QUESTIONS FOR WRITING AND DISCUSSION
CVP analysis allows managers to focus on
prices, volume, costs, profits, and sales mix.
Many different “what-if” questions can be
asked to assess the effect on profits of
changes in key variables.
The units-sold approach defines sales
volume in terms of units of product and gives
answers in these same terms. The sales-
revenue approach defines sales volume in
terms of revenues and provides answers in
these same terms.
Break-even point is the level of sales activity
where total revenues equal total costs, or
where zero profits are earned.
At the break-even point, all fixed costs are
covered. Above the break-even point, only
variable costs need to be covered. Thus,
contribution margin per unit is profit per unit,
provided that the unit selling price is greater
than the unit variable cost (which it must be
for break-even to be achieved).
The contribution margin is very likely negat-
ive (variable costs are greater than revenue).
When this happens, increasing sales volume
just means increasing losses.
Variable cost ratio = Variable costs/Sales.
Contribution margin ratio = Contribution mar-
gin/Sales. Also, Contribution margin ratio = 1
– Variable cost ratio. Basically, contribution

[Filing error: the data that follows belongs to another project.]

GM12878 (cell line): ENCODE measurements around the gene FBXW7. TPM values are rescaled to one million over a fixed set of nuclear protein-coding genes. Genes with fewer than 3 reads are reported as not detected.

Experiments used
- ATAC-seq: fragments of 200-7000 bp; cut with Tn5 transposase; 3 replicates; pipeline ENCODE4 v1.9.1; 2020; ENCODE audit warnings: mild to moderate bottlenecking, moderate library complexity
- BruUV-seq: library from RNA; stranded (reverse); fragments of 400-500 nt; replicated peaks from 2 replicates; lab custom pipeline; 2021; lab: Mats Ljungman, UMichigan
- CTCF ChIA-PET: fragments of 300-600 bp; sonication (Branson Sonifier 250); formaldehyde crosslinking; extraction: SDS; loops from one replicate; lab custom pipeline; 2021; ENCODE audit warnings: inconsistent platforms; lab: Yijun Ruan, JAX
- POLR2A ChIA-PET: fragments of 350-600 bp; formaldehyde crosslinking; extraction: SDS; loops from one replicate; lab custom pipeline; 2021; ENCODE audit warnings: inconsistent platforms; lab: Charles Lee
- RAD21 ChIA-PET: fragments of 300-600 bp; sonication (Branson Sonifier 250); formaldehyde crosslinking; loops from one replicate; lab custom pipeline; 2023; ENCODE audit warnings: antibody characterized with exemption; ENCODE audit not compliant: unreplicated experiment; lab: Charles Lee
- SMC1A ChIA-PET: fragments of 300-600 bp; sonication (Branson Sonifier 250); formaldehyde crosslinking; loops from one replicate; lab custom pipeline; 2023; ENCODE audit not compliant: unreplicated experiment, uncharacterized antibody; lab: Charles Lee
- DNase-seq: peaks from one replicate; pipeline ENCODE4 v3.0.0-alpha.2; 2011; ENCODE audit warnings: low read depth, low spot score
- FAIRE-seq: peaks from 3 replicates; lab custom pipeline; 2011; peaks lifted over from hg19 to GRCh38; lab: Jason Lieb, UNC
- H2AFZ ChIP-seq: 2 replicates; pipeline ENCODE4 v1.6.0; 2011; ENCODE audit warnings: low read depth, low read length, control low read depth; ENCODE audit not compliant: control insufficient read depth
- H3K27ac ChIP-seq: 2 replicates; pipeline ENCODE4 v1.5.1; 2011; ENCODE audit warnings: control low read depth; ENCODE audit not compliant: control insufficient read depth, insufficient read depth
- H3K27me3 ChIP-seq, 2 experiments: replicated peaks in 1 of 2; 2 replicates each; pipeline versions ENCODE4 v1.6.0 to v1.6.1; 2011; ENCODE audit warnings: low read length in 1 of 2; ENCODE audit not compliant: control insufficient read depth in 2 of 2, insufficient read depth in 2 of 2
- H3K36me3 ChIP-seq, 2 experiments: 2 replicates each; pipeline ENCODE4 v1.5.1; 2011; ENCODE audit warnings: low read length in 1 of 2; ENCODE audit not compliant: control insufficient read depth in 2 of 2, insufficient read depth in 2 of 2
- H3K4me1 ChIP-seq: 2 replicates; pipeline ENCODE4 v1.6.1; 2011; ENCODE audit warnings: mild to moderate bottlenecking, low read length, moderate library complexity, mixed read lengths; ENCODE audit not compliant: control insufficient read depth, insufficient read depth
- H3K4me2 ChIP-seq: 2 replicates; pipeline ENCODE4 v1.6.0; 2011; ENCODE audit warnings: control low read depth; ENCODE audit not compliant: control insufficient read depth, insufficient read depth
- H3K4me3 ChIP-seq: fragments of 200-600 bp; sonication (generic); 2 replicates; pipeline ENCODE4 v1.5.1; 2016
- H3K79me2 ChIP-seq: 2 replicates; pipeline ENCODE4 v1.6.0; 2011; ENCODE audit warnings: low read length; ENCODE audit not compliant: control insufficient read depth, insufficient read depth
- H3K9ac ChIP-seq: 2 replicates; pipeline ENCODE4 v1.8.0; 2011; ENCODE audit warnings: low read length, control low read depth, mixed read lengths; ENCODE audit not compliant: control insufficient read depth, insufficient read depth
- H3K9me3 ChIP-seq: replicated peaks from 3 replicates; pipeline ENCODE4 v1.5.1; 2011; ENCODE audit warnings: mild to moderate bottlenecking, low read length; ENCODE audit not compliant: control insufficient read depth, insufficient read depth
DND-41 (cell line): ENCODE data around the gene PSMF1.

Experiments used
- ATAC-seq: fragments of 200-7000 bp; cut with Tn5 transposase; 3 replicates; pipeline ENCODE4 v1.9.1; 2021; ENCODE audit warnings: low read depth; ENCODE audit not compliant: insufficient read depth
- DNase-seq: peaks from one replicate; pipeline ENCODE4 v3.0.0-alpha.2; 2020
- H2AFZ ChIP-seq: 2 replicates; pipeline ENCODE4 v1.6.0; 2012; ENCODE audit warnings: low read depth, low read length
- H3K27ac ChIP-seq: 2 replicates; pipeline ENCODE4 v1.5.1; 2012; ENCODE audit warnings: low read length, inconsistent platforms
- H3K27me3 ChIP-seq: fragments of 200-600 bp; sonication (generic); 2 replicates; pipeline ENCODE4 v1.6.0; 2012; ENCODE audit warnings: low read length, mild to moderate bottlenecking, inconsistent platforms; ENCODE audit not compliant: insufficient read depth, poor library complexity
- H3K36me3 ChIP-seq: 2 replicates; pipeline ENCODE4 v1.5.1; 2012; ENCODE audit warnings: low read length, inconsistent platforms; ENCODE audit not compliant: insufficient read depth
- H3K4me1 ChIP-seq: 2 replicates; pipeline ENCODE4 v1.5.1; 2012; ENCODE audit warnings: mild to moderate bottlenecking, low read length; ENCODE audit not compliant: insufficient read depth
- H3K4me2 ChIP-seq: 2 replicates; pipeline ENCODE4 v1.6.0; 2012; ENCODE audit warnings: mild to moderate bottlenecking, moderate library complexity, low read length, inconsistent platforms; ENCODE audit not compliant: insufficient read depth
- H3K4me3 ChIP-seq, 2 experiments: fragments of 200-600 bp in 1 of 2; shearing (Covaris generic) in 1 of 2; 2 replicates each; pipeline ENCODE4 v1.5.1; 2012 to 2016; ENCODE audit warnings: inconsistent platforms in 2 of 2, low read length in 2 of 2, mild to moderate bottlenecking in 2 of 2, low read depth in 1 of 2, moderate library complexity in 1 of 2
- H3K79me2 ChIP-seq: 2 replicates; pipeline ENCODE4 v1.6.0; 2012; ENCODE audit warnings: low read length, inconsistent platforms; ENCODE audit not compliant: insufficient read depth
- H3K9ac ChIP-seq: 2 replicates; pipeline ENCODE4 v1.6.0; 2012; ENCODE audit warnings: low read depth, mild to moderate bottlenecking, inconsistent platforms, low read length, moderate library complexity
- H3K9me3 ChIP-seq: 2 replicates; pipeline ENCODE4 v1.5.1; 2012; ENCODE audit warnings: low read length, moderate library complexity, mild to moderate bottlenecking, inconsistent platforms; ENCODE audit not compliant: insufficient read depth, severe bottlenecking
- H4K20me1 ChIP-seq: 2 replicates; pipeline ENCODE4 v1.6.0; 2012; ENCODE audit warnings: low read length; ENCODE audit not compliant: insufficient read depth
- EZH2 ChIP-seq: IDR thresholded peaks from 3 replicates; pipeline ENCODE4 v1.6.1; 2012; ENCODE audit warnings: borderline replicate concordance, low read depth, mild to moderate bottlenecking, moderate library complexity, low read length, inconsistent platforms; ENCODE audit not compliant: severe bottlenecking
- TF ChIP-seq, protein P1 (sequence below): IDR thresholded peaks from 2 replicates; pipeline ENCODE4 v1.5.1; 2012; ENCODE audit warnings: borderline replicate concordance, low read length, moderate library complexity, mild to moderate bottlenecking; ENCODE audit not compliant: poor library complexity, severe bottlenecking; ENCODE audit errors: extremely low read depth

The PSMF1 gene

margin and variable costs sum to sales.
Therefore, if contribution margin accounts for
a particular percentage of sales, variable
costs account for the rest.
The increase in contribution margin ratio
means that the amount of every sales dollar
that goes toward covering fixed cost and
profit has just gone up. As a result, the
break-even point will go down.
No. The increase in contribution is $9,000
(0.3 × $30,000), and the increase in advert-
ising is $10,000. This is an important ex-
ample because the way the problem is
phrased influences us to compare increased
revenue with increased fixed cost. This com-
parison is irrelevant. The important compar-
ison is between contribution margin and
Sales mix is the relative proportion sold of
each product. For example, a sales mix of
4:1 means that, on average, of every five
units sold, four are of the first product and
one is of the second product.
Packages of products, based on the expec-
ted sales mix, are defined as a single
product. Price and cost information for this
package can then be used to carry out CVP
A multiple-product firm may not care about
the individual product break-even points. It
may feel that some products can even lose
money as long as the overall picture is profit-
able. For example, a company that produces
a full line of spices may not make a profit on
each one, but the availability of even the
more unusual spices in the line may per-
suade grocery stores to purchase from the